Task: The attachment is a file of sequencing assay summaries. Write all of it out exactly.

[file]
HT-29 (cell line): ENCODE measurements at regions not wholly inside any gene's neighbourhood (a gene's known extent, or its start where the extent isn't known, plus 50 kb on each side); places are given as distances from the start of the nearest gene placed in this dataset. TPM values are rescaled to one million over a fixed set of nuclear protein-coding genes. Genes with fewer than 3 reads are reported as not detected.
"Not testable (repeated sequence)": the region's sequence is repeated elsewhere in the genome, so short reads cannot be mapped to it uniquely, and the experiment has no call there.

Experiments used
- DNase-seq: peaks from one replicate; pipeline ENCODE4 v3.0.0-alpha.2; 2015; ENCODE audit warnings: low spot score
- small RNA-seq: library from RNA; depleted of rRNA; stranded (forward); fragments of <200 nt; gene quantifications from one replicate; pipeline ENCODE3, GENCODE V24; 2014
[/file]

HT-29 (cell line): ENCODE measurements at regions not wholly inside any gene's neighbourhood (a gene's known extent, or its start where the extent isn't known, plus 50 kb on each side); places are given as distances from the start of the nearest gene placed in this dataset. TPM values are rescaled to one million over a fixed set of nuclear protein-coding genes. Genes with fewer than 3 reads are reported as not detected.
"Not testable (repeated sequence)": the region's sequence is repeated elsewhere in the genome, so short reads cannot be mapped to it uniquely, and the experiment has no call there.

Experiments used
- DNase-seq: peaks from one replicate; pipeline ENCODE4 v3.0.0-alpha.2; 2015; ENCODE audit warnings: low spot score
- small RNA-seq: library from RNA; depleted of rRNA; stranded (forward); fragments of <200 nt; gene quantifications from one replicate; pipeline ENCODE3, GENCODE V24; 2014